Who is at high risk?
You may be at high risk from coronavirus if you:
- Have had an organ transplant
- Are having certain types of cancer treatment
- Have blood or bone marrow cancer, such as leukaemia
- Have a severe lung condition, such as cystic fibrosis or severe asthma
- Have a condition that makes you much more likely to get infections
- Are taking medicine that weakens your immune system
- Are pregnant and have a serious heart condition
If you're at high risk, you will be contacted by the NHS by Sunday 29 March 2020. Do not contact your GP or healthcare team at this stage - wait to be contacted.
Staying alert and staying safe guidance can be found here.
If you're pregnant and worried about coronavirus, you can get advice about coronavirus and pregnancy from the Royal College of Obstretricians and Gynaecologists.
All adults in England have now been offered at least 2 doses of a COVID-19 vaccine. The vaccines are safe and effective. Getting fully vaccinated is the best way of protecting you and others against COVID-19.
If you have not yet received the COVID-19 vaccine, you should get vaccinated. Evidence indicates that 2 doses of a COVID-19 vaccine provide very effective protection against hospitalisation. It usually takes around 2 to 3 weeks for your body to develop its protective response.
To maintain this high level of protection through the coming winter, you should also get a booster vaccine for COVID-19 when offered. Winter is a difficult time when our immunity is weaker. Getting the booster vaccine is an essential part of ensuring immune defence this season.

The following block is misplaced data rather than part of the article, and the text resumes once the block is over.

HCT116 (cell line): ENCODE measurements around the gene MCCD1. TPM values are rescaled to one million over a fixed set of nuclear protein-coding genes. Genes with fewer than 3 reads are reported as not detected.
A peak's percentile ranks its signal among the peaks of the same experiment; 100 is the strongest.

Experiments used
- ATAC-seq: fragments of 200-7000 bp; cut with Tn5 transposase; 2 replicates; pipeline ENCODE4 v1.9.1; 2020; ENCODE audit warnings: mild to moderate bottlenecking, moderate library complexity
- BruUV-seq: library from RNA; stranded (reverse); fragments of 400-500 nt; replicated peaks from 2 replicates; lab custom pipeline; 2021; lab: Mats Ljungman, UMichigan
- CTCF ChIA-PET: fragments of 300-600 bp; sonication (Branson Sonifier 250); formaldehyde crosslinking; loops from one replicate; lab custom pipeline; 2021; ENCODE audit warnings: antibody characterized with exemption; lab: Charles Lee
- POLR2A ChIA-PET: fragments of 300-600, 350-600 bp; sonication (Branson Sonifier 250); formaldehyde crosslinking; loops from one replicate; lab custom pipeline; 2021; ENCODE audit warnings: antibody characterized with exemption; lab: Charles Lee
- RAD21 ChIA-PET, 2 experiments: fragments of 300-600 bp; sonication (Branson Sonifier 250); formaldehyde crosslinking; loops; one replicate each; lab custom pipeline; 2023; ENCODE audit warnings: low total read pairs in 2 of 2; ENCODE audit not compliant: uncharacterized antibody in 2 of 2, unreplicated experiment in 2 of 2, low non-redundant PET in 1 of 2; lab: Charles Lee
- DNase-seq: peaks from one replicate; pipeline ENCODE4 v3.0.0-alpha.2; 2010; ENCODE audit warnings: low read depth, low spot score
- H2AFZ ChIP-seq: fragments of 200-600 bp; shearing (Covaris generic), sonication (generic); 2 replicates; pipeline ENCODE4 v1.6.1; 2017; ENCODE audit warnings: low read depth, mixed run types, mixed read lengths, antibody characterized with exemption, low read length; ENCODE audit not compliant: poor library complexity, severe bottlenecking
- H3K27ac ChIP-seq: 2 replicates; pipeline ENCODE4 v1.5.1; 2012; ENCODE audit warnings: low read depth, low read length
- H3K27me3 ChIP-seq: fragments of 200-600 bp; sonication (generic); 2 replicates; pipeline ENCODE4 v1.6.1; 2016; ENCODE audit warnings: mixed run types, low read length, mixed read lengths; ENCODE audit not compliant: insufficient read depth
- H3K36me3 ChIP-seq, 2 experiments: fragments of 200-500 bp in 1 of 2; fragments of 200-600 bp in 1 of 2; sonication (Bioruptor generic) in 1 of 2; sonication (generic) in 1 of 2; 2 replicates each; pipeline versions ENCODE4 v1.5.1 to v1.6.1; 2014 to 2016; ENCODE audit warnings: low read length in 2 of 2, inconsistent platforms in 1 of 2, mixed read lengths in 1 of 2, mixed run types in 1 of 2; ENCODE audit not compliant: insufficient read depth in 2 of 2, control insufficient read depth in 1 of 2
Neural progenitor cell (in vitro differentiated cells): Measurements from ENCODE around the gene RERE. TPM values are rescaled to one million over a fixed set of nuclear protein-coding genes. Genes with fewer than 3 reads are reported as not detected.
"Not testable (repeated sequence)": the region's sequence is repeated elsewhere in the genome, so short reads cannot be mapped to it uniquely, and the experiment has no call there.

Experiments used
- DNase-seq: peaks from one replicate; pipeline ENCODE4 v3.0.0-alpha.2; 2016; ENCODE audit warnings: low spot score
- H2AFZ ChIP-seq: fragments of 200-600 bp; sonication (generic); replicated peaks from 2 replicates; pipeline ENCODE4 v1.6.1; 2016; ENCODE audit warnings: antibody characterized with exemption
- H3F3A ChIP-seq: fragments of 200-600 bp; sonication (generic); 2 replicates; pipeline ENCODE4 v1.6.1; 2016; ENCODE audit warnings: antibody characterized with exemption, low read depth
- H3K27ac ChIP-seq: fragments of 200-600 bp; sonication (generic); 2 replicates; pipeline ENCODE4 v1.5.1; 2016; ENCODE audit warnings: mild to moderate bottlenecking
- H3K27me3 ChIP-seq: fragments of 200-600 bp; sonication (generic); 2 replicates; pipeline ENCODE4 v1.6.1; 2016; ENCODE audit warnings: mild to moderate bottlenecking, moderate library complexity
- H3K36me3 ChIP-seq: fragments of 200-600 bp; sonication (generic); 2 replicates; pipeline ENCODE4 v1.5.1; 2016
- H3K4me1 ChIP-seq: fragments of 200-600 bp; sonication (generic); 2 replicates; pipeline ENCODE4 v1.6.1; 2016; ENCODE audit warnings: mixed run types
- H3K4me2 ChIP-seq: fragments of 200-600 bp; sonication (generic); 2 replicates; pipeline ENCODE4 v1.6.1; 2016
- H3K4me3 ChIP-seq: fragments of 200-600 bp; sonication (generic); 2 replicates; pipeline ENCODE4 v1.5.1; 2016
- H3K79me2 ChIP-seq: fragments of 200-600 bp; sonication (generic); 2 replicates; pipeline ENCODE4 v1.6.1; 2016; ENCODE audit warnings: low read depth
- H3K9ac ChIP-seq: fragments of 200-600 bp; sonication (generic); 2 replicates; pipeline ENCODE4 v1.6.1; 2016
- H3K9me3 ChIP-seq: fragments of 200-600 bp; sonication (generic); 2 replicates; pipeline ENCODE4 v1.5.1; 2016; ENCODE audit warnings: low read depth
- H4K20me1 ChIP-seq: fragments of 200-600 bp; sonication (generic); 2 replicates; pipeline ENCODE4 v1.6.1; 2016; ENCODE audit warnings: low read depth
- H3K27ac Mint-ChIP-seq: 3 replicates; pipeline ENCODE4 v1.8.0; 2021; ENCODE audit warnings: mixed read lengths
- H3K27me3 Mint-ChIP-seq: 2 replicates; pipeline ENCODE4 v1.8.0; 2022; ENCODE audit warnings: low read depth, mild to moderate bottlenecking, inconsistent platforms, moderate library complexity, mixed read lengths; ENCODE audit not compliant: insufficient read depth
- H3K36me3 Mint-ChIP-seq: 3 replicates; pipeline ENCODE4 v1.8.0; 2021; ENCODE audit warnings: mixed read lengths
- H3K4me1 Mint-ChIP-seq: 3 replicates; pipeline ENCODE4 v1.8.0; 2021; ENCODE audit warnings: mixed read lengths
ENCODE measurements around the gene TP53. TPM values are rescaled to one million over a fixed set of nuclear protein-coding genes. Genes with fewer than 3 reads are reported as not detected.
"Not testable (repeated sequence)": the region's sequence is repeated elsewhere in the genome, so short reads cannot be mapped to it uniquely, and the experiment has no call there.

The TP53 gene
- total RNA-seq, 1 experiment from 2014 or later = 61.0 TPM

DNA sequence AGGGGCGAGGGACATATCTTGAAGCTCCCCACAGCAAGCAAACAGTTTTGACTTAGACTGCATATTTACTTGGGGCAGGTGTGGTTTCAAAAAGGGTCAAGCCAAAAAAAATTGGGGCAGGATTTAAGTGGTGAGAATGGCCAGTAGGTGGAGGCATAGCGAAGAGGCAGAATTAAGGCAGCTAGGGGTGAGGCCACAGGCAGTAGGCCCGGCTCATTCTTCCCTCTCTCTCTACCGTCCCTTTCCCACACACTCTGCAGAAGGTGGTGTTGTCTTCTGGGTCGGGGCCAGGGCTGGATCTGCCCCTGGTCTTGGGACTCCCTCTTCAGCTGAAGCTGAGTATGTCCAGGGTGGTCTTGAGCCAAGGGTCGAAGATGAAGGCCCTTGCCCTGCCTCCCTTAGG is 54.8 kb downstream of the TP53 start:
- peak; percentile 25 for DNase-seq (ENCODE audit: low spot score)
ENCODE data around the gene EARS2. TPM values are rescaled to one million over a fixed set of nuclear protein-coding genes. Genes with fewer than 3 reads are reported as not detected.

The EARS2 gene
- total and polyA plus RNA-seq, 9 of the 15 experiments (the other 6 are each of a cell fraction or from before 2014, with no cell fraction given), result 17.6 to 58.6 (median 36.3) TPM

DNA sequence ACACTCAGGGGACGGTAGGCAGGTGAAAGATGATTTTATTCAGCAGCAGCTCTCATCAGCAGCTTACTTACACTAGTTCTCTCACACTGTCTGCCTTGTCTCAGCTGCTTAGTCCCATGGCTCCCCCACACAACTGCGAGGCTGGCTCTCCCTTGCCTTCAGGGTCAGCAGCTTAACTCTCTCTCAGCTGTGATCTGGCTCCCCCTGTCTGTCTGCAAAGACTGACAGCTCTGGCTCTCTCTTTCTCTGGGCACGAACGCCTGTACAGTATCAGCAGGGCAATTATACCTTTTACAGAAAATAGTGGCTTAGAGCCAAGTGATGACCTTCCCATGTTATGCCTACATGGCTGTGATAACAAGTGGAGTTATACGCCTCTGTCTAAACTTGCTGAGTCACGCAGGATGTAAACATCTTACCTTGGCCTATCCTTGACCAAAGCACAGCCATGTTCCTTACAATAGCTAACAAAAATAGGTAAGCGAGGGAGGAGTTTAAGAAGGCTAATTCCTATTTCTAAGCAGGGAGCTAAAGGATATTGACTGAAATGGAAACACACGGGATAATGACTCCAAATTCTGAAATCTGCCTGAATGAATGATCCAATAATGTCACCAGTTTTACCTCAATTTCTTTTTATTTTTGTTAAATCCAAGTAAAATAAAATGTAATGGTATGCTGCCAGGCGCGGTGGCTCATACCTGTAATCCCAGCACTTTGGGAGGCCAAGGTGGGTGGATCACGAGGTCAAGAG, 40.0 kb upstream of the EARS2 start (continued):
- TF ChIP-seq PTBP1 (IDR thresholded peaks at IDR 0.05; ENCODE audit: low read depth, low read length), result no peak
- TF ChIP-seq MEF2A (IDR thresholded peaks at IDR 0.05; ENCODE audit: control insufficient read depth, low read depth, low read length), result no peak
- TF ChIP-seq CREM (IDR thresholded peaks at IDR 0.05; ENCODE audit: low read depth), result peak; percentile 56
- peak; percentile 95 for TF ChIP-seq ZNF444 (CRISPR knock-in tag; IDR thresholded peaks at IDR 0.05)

Treatment for coronavirus
There is currently no specific treatment for coronavirus.
Antibiotics do not help, as they do not work against viruses.
Treatment aims to relieve the symptoms while your body fights the illness.
You'll need to stay in isolation, away from other people, until you have recovered.
NHS test and trace
For information about testing for coronavirus and what to do if you're contacted by the NHS Test and Trace service, please use the following links:
- Ask for a test to check if you have coronavirus
- What your test result means
- NHS Test and Trace: if you're contacted after testing positive
- NHS Test and Trace: if you've been in contact with a person who has coronavirus
Coronavirus resources for parents and carers
We know it can be especially difficult for parents to explain what's happening in regards to coronavirus to their children. That's why the NHS has produced the video below to help.
Alternatively, you can also download the fact sheet by clicking here.
We're also found this useful resource that offers ten tips to parents and carers in uncertain times, which you can access here.
Birmingham Carers Hub
The Birmingham Carers Hub has a range of information and resources to help those who care for others during this worrying time. You can access this information here.
New mental health support offer
A range of new, easily accessible mental health support is now available for patients in Birmingham and Solihull. You can find out how to access support for your mental wellbeing here.
Volunteering for the NHS
For information on how to volunteer for the NHS during COVID-19, click here.
- Advice in alternative languages
- Coronavirus: deadling with bereavement and grief (Cruse Bereavement Care)
- Advice for people with diabetes and COVID-19
- Advice for people invited for TB treatment or investigation
- Cancer and Coronavirus
- FAQs for highest clinical risk patients
- Guidance for the public on mental health and wellbeing